Justice was slow, but caught up with him in the end:
Edgar Ray Killen, a former member of the Ku Klux Klan, was found guilty today of felony manslaughter in the killings of three civil rights workers in Mississippi four decades ago. The verdict, delivered on the 41st anniversary of the deaths, was less severe than the murder conviction that the state prosecutors had sought.
The jury, which began deliberating Monday afternoon, reported just before breaking for the night that they were spilt 6 to 6 on the case against Mr. Killen, an ailing, 80-year-old sawmill operator who was charged with masterminding the 1964 slayings. The jurors resumed their deliberations this morning, after spending the night sequestered at a hotel on the order of the judge, Marcus D. Gordon of State Circuit Court in Neshoba County.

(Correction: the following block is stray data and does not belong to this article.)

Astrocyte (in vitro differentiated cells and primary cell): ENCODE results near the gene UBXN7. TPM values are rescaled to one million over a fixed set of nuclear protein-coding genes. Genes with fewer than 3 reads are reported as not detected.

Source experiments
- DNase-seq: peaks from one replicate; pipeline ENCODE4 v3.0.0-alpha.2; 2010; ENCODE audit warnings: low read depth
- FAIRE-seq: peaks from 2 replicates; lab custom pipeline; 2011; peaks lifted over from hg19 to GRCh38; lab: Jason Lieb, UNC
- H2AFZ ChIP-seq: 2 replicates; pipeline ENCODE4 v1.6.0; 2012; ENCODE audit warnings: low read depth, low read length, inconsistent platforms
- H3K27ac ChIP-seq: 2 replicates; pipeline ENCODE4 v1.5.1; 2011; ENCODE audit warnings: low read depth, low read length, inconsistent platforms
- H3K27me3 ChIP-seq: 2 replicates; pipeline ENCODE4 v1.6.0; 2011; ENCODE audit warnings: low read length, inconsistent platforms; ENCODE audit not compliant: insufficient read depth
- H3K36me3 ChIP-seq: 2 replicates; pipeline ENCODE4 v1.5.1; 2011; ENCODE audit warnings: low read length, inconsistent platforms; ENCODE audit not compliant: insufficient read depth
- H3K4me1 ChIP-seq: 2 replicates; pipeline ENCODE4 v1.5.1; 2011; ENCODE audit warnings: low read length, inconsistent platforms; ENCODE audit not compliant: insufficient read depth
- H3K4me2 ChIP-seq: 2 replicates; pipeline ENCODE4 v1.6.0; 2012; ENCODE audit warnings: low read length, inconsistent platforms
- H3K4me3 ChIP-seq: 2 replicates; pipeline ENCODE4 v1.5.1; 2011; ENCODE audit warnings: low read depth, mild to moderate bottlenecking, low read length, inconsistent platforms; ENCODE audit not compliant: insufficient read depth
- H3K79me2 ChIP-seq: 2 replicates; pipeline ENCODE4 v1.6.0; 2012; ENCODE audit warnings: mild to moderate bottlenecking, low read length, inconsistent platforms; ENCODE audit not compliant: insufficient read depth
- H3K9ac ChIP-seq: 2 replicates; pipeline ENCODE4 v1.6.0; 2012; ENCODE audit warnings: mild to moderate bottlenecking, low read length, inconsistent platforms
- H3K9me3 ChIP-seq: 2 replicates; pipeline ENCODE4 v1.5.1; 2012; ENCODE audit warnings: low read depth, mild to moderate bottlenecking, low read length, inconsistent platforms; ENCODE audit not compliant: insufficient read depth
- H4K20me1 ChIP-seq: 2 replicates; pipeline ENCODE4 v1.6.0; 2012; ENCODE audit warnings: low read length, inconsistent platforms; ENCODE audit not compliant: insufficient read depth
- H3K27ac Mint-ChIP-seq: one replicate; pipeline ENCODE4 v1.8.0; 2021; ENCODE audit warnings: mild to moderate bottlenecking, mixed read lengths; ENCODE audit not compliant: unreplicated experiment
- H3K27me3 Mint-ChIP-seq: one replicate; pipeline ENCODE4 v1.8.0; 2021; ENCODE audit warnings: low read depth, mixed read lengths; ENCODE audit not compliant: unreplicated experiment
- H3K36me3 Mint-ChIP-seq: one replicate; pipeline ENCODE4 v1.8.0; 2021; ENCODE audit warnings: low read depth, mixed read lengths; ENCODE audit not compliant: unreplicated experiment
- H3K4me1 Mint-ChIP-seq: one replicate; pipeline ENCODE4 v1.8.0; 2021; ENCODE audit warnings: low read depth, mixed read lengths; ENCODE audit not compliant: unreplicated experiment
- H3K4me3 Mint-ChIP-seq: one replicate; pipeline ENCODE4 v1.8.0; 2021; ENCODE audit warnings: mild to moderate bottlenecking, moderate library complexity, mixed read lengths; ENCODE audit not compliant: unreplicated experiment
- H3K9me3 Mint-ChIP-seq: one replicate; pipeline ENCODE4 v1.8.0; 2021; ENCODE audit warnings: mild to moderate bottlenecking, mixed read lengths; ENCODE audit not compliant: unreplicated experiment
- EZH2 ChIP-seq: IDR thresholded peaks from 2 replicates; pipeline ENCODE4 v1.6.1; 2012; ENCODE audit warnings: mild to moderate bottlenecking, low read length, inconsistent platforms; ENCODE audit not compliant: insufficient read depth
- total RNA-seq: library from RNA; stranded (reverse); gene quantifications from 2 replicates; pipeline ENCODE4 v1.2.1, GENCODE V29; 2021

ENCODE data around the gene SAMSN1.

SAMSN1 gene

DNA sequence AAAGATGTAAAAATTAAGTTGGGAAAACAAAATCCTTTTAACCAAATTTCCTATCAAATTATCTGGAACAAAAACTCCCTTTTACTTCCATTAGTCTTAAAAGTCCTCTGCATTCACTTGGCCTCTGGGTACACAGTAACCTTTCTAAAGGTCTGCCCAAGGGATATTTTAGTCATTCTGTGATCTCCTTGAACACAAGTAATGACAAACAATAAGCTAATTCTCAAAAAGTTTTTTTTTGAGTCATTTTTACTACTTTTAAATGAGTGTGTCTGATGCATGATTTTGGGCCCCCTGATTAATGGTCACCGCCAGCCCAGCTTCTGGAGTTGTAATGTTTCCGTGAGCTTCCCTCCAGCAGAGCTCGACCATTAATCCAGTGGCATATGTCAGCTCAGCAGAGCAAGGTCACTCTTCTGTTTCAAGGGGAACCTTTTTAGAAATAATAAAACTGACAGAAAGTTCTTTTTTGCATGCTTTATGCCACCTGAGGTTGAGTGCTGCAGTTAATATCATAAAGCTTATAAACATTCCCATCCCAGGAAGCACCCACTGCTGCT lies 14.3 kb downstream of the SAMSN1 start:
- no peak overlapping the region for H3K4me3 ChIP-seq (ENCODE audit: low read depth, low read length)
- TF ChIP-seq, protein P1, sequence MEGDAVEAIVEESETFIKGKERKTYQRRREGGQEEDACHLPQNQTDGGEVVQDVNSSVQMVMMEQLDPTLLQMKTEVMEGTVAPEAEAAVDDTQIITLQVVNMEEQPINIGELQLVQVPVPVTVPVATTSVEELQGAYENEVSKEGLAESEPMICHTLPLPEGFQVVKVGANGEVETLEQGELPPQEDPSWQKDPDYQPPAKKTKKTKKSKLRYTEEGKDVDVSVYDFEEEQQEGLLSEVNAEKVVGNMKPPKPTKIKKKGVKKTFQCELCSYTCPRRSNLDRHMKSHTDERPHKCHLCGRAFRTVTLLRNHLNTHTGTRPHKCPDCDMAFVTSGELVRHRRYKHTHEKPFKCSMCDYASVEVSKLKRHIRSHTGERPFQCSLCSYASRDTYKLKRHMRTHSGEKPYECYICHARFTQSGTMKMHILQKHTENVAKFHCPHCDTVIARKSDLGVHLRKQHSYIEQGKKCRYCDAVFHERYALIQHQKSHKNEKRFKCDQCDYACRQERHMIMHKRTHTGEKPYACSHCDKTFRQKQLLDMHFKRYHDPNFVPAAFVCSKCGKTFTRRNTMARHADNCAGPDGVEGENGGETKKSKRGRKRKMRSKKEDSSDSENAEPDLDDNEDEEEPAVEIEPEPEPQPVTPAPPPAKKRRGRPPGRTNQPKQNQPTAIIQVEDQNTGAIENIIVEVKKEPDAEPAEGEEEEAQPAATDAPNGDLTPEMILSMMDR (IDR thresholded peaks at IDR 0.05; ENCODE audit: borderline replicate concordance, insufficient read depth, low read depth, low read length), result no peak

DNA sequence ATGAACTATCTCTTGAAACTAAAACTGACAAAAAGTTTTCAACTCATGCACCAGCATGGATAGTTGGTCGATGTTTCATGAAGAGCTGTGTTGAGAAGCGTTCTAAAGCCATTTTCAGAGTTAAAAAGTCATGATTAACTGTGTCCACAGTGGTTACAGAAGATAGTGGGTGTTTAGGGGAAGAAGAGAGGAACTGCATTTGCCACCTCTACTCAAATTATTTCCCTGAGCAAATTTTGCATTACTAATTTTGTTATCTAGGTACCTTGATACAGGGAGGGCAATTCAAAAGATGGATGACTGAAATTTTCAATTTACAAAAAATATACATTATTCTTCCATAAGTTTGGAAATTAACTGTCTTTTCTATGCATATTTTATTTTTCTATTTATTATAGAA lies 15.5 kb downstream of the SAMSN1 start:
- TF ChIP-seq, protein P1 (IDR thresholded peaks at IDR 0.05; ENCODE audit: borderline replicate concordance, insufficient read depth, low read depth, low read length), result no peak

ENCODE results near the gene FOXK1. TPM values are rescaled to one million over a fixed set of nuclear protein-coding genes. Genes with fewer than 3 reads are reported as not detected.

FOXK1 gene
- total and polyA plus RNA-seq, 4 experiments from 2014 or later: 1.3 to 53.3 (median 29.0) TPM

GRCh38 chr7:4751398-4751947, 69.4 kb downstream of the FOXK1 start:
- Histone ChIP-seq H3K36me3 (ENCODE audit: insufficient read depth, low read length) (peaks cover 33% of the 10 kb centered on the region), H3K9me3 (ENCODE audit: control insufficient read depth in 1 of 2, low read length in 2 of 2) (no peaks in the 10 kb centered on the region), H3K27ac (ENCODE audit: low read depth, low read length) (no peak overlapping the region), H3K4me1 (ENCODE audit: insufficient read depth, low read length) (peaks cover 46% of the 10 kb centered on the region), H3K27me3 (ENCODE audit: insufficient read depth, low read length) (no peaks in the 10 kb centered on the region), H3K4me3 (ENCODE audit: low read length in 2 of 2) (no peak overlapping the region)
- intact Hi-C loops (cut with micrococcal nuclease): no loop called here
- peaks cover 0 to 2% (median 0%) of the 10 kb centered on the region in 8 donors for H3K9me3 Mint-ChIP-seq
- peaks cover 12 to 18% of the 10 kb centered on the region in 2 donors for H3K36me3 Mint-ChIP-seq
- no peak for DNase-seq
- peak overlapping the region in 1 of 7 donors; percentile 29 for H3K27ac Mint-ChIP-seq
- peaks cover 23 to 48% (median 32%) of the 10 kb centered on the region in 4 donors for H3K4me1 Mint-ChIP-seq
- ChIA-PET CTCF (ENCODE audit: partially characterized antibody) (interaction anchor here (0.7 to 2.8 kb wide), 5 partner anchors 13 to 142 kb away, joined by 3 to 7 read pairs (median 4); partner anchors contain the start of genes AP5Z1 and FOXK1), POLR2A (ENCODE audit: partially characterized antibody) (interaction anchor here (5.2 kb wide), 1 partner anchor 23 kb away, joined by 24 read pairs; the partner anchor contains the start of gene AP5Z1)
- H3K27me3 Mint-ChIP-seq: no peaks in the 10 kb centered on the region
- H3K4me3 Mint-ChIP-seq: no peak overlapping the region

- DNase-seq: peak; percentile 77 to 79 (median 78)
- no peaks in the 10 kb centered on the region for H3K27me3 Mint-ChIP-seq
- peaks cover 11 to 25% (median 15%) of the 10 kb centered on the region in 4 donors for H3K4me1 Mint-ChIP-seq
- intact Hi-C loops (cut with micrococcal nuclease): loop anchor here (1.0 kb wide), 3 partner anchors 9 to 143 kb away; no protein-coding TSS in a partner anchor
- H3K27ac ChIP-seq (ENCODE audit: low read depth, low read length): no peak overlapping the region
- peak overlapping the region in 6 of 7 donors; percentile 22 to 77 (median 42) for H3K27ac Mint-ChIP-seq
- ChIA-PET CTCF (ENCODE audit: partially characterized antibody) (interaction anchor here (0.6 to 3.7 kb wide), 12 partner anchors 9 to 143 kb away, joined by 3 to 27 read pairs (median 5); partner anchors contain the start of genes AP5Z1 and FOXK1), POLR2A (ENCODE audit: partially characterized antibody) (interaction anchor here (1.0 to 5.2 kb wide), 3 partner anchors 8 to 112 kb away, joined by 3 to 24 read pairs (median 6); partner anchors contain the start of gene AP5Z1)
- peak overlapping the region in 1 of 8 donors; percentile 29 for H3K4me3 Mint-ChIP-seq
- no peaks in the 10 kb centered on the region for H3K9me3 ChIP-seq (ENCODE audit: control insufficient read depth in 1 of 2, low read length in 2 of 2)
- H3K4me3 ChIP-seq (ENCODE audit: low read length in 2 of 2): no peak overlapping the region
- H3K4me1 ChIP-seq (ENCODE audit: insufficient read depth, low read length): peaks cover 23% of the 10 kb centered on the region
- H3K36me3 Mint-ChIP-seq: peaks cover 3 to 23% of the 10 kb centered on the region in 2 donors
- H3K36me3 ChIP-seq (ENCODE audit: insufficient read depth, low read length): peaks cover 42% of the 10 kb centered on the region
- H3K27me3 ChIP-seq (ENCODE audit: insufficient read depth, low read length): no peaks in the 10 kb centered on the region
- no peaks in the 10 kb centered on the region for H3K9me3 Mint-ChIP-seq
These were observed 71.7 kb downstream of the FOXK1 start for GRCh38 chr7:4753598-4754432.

Mr. Killen, the first to face state murder charges in the case, could be sentenced to up to 20 years on each of the three counts. He did not testify at his short trial, which began last Wednesday, and he was breathing with the aid of an oxygen tube, looking straight ahead, as he listened to the reading of the verdict and the confirmatory poll of the jurors by the judge.
Mr. Killen was immediately taken into custody.